While focusing on mRNA therapies for the treatment of strokes and cerebral diseases, Karikó discovered that modifying the nucleotide uridine in mRNA with a naturally occurring alternative, such as methyl-pseudo-uridine, the mRNA was not detected by the immune system as a foreign molecule that avoided a strong inflammatory response. This allowed mRNA to be administered in higher doses.
Sahin und Türeci chose a different approach to address the problem of low immunogenicity: they achieved a series of scientific and technological breakthroughs to unlock the full potential of this molecule by discovering and developing a design for each of the structural components of mRNA (cap, the poly-A tail and its untranslated regions). This approach, in turn, increased the intracellular stability of synthetic mRNA as well as its translation especially in immune cells leading to lower doses needed to induce a significant immune response. mRNA thus became potent enough to be used as a drug.
Katalin Karikó joined BioNTech in 2013. The three scientists published a comprehensive overview of the possibilities of the mRNA platform, in which they played a major role, in Nature Reviews Drug Discovery in 2014.
Our mRNA formats
The nucleotide sequence of mRNA determines the amino acid sequence of the protein. In addition, the nature of nucleosides used for production of mRNA drugs can also influence how the immune system recognizes the molecule. The presence of naturally occurring uridine (U) in our optimized mRNA makes it immunogenic by activating immune sensors. We have optimized our uRNA for immunogenicity (augmented antigen presentation on MHC I and MHC II) and pharmacological activity (enhanced stability and translational efficiency). By acting as an immunotherapy adjuvant, immunogenicity of the uRNA is beneficial when used for immunotherapy applications – resulting in more potent therapeutics for iNeST and FixVac.
We must avoid immunogenic reaction against mRNA drugs in applications where therapeutic proteins are produced, such as in our RiboMab and RiboCytokine platforms. BioNTech has significant expertise in incorporating naturally occurring modified nucleosides into our therapeutic mRNAs. We have demonstrated that incorporating a variety of modified nucleosides in the manufactured mRNA suppresses its intrinsic immune activation, while leading to superior protein production over time. Deimmunizing mRNA by incorporating modified nucleosides helps to avoid production of anti-drug antibodies and broadens the therapeutic application of these types of mRNA drugs.
Our self-amplifying mRNA (saRNA) drugs use the concept of viral replication, while not being an infectious, disease-causing agent itself. saRNA resembles the process of conventional mRNA encoding the protein of interest, but also encodes a polymerase – called replicase – that multiplies part of the mRNA within the target cell. During self-amplification inside the cell, a double-stranded RNA intermediate is generated, which is recognized by intracellular immune sensors. This makes saRNA a very potent activator of the immune system and therefore an excellent category of immunotherapy. We believe that saRNA ensures high levels of sustained antigen production with a small amount of initial mRNA input, which could make this mRNA class ideal for prophylactic vaccination with potential application for infectious diseases.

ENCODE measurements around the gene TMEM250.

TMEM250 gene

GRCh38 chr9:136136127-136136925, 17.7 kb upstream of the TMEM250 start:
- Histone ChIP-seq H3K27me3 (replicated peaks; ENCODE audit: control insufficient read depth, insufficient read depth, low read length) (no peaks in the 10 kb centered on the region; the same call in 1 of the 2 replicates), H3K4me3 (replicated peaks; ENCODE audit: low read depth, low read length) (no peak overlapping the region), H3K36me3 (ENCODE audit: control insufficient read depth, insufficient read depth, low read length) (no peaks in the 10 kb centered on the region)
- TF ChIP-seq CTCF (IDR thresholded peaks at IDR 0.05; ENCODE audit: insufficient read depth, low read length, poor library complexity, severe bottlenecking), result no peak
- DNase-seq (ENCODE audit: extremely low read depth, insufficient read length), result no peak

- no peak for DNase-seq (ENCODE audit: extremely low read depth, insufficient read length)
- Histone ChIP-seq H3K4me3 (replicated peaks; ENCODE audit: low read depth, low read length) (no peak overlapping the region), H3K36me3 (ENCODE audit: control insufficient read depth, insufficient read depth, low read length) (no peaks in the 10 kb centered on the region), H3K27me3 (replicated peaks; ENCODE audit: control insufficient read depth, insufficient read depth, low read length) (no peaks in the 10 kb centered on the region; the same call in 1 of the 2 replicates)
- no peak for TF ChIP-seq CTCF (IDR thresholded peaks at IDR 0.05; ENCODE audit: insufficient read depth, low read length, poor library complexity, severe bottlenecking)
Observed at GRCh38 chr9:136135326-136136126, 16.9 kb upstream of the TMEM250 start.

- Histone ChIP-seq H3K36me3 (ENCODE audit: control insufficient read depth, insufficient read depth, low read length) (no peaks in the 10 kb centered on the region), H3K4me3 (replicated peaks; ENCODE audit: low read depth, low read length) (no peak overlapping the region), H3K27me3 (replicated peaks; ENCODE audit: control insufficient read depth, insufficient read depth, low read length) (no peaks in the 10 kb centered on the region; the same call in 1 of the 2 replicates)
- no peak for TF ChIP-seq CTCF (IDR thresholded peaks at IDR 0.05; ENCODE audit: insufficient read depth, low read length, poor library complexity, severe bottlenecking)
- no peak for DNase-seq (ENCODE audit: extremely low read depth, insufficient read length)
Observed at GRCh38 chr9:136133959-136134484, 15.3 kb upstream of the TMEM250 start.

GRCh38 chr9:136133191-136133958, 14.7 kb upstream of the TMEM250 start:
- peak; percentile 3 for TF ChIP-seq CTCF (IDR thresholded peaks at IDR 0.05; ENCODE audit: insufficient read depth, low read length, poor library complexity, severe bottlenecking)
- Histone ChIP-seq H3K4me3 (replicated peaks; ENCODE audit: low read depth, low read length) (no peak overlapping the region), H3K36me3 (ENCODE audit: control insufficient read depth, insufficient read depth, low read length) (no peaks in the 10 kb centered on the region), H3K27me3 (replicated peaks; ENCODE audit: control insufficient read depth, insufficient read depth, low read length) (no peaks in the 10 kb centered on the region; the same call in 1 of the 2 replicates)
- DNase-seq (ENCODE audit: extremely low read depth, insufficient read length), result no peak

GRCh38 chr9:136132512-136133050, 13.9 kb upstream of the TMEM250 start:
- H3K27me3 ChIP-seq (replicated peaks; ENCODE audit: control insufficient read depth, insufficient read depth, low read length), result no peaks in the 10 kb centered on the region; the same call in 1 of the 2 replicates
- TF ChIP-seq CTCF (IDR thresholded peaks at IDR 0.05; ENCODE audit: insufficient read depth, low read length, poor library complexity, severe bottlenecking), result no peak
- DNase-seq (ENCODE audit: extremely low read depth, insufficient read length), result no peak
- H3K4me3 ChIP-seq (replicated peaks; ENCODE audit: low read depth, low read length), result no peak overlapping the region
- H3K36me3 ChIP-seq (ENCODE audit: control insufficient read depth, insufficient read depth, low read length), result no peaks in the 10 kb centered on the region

This technology is an advancement of the saRNA platform. By separating the target mRNA to be amplified from the replicase encoding mRNA, we can develop more applications. This makes the development of therapeutic mRNAs even more flexible, as the replicase can amplify mRNA encoding of several different proteins. This allows us to produce the replicase in advance for use with different vaccines. Our trans-amplifying mRNA is a proprietary mRNA format that is well-suited for prophylactic vaccines to prevent infectious diseases.
Our deep and broad expertise in the targeted delivery of mRNA therapeutics
BioNTech has made great progress in developing cancer vaccine candidates as well as vaccine candidates against infectious diseases. The development of suitable lipid nanoparticle formulations for the well-protected and targeted delivery of mRNA is a key achievement made by our scientists. Ugur Sahin and Özlem Türeci discovered the mechanism of selective mRNA uptake into dendritic cells and, with their team, developed a lipid nanoparticle formulation that exploited this mechanism to target RNA into these cells.
We employ multiple mRNA delivery formulations, each designed for different functions and optimized for therapeutic product needs based on the intended application and route of delivery:
Our lipoplex formulation, or LPX, embeds the mRNA between a lipid bilayer, which is used for our FixVac and iNeST platforms. We use a proprietary size- and charge-based non-viral mRNA lipoplex that was developed to deliver mRNA to dendritic cells in lymphoid compartments such as the spleen and the lymph nodes for optimal antigen presentation and immune response activation.
Our portfolio also comprises polyplexes, used in some of our discovery programs, in which the mRNA is bound to a polymer and then forms nanoparticles.